Remington: After Two Centuries, An Anti-Gun Blue State Drives Out Another Gun Maker

by Tommy Grant

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It’s a sad day and marked the end of a nearly two-century era in New York. Add another tally on the board for a hostile gun control Blue state in the Northeast suffocating and pushing out a storied, tradition-rich firearm manufacturer that decided enough was enough.

RemArms, the latest iteration of Remington, announced it will close all manufacturing operations in Ilion, New York, and consolidate in La Grange, Georgia, completely leaving the Empire State. The doors will close for good by March of 2024.

“We are deeply saddened by the closing of the historic facility in Ilion,” RemArms CEO Ken D’Arcy said in a statement.

The closure means roughly 250 to 300 employees will no longer have jobs, and so far, New York Democratic Gov. Kathy Hochul has made no statement about the historic manufacturer opting to leave.

Total Industry Disdain

The news from D’Arcy comes at a time when it is increasingly apparent elected state officials in New York don’t want the 207-year-old firearm company. D’Arcy made it clear in his comments the state’s hostile legislative environment isn’t welcoming.

“We have a dedicated workforce at the Ilion facility, but maintaining and operating those very old buildings is cost prohibitive, and NY’s legislative environment remains a concern for our industry,” he said.

The concerning legislative environment D’Arcy references is multipronged. Anti-Second Amendment Democrats hold large majorities in the state’s legislature and there’s no gun control bill, or even anti-hunting bill for that matter, that isn’t a serious risk for becoming law.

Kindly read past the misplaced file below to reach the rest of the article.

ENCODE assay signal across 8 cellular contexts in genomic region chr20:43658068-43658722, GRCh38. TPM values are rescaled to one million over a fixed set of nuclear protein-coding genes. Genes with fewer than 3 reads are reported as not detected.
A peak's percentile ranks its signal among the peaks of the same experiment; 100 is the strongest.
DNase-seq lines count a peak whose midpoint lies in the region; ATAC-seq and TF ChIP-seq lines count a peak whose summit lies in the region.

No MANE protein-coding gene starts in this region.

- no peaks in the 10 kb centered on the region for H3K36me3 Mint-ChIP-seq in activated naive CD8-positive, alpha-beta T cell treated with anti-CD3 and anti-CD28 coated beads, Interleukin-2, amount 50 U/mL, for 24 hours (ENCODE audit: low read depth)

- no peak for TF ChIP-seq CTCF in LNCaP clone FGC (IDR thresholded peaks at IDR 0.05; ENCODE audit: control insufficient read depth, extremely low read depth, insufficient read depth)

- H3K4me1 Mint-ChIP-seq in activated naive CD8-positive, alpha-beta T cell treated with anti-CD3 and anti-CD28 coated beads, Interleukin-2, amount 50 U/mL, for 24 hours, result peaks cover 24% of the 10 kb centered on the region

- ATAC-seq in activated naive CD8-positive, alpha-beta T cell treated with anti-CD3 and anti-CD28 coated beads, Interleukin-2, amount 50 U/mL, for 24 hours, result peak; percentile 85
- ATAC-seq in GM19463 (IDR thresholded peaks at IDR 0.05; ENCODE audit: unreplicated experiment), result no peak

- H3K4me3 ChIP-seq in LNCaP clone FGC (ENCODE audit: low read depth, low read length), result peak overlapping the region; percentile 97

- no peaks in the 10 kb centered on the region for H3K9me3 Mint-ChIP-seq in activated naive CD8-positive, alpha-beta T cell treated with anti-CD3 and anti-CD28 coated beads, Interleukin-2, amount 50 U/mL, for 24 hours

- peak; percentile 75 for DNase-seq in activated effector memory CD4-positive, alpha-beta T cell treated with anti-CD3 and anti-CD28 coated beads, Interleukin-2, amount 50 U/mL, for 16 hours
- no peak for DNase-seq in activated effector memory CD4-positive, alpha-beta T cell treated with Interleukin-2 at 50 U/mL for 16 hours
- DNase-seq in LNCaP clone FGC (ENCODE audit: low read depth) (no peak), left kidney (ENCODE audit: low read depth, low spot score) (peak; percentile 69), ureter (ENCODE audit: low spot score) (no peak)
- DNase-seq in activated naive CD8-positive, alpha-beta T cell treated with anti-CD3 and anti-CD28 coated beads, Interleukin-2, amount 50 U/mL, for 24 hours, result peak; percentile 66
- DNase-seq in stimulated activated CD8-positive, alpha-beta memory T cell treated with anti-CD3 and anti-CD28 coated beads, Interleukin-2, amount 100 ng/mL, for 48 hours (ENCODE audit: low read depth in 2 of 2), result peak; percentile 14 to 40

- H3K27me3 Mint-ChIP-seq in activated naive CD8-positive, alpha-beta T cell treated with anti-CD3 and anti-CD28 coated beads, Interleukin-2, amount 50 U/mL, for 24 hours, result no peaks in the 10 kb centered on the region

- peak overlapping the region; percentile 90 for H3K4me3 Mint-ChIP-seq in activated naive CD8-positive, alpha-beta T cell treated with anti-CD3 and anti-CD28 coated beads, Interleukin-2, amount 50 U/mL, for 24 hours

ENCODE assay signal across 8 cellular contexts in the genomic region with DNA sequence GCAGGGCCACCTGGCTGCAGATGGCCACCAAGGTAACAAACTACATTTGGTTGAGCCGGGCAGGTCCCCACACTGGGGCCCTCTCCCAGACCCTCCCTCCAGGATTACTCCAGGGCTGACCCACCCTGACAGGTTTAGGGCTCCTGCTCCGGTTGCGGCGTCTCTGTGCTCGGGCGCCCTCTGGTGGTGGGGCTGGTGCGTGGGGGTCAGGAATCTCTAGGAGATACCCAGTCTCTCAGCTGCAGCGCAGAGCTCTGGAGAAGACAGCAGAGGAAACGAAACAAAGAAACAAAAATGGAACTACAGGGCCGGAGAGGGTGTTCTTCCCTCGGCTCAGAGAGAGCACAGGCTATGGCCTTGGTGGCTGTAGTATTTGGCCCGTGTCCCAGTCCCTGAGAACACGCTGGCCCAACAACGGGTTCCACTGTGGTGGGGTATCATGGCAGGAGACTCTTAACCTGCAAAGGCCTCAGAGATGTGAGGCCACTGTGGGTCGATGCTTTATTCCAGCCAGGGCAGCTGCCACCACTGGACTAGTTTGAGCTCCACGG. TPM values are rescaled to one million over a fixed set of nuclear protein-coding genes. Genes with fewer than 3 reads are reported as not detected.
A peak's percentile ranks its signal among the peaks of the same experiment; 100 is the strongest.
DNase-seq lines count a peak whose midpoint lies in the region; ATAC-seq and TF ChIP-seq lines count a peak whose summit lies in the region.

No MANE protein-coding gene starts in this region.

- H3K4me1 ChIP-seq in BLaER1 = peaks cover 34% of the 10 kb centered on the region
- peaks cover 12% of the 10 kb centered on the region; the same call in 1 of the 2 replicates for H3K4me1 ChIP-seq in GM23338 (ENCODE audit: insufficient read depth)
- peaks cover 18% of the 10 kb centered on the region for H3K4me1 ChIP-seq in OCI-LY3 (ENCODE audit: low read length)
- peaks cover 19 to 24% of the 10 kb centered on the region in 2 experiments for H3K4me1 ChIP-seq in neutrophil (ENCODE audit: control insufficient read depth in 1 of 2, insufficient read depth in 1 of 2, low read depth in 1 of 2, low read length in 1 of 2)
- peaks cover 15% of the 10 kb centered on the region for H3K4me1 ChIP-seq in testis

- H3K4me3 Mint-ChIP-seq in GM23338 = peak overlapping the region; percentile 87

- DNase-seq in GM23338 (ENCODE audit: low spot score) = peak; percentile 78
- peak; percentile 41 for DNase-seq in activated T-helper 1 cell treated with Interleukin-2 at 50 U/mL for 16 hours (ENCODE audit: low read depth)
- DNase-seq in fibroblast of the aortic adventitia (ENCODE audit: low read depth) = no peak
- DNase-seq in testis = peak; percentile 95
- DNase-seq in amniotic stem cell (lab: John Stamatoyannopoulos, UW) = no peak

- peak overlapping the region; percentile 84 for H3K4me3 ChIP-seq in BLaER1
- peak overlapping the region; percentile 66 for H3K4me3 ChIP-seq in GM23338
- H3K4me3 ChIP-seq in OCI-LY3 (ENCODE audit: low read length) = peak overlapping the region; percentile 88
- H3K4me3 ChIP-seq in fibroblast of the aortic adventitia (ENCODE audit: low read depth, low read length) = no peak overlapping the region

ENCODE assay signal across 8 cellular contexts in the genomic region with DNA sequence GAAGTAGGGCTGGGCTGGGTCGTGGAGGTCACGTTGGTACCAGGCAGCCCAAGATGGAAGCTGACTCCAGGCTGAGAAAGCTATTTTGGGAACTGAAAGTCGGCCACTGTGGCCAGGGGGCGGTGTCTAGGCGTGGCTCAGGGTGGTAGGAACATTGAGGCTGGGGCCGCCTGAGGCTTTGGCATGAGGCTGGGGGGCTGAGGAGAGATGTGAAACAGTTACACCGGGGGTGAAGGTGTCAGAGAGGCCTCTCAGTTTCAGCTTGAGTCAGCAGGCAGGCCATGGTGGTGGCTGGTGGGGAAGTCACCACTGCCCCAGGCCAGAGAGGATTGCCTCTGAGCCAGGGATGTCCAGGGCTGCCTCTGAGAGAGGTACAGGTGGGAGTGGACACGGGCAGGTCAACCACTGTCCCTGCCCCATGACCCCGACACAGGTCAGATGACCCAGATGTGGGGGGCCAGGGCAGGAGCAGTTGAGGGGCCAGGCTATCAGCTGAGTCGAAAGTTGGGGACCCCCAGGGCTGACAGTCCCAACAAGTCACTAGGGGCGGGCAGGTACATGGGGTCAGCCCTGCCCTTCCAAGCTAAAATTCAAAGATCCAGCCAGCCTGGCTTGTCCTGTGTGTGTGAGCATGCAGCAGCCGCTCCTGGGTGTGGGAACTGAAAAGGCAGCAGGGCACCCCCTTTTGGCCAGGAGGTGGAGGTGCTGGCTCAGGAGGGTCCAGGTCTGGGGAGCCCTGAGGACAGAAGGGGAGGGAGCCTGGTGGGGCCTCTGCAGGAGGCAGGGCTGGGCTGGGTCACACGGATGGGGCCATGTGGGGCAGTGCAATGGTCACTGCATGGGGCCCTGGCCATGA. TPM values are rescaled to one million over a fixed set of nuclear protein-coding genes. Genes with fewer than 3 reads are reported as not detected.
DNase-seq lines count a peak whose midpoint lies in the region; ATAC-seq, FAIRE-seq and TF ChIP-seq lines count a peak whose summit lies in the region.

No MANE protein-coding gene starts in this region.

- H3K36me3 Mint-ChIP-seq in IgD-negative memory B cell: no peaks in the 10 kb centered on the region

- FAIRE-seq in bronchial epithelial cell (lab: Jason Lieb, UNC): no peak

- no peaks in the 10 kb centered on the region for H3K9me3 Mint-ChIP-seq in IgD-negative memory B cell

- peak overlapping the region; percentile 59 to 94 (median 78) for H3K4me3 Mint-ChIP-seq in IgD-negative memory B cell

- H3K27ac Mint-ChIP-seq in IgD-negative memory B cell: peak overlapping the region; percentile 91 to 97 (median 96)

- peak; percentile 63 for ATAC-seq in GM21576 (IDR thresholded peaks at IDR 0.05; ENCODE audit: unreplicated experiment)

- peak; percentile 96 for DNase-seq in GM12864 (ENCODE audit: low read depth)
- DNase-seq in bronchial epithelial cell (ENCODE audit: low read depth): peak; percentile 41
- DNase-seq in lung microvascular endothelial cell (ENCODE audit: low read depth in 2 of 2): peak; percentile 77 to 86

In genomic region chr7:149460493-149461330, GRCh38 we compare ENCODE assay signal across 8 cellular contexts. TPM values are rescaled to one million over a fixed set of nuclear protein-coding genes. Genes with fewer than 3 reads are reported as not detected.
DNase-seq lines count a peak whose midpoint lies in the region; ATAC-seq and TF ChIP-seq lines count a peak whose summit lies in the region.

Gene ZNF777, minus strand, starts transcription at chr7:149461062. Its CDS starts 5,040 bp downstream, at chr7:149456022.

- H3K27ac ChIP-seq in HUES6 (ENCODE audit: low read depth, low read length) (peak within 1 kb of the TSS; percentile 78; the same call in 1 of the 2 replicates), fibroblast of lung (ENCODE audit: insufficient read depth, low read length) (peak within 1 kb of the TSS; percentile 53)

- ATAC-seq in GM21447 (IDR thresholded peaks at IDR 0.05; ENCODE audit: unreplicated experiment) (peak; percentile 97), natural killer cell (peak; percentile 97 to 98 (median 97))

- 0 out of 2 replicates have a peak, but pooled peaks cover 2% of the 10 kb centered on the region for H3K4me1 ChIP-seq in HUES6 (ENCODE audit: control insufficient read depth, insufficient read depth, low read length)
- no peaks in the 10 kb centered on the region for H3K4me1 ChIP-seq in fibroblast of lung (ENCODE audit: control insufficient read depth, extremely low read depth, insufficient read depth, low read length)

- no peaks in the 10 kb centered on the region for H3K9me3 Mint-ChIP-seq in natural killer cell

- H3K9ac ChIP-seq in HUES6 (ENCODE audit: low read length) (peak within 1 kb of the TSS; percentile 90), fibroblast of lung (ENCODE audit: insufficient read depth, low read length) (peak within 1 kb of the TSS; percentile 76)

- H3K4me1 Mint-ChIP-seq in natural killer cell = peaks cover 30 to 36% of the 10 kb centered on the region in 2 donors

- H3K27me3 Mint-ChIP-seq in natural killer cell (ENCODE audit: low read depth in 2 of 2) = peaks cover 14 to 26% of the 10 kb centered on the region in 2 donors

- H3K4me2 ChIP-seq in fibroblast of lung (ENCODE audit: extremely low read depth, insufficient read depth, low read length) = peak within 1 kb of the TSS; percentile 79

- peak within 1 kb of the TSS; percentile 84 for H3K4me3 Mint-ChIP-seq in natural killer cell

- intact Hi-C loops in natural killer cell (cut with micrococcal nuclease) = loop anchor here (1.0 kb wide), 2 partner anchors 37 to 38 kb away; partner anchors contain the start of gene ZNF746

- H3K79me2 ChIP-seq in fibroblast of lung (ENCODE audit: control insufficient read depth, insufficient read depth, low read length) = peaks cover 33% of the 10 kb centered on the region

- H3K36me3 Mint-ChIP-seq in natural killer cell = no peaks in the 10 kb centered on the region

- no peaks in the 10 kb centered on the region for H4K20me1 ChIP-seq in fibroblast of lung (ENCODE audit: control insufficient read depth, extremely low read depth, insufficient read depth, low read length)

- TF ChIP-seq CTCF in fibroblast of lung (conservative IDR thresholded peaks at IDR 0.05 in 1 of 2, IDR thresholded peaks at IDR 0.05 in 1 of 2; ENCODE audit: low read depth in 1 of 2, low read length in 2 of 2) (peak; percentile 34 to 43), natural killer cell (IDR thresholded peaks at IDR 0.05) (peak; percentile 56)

Gov. Kathy Hochul in her lust for power has thrown her former pro-Second Amendment views in the trash heap and gone all-in on gun control, dismissing the U.S. Supreme Court’s ruling in Bruen and enacting even more egregious and restrictive gun control measures instead. She’s been just fine to let the damage done by former disgraced Gov. Andrew Cuomo’s NY SAFE Act continue.

In addition, New York Attorney General Letitia James has continued her assault on firearm manufacturers too in an attempt to end run around Congress and the federal Protection of Lawful Commerce in Arms Act (PLCAA). NSSF is in turn suing AG James for her attempts to use the state’s ‘public nuisance’ law to hold lawful firearm manufacturers responsible for the unlaw actions of unrelated remote third party criminals.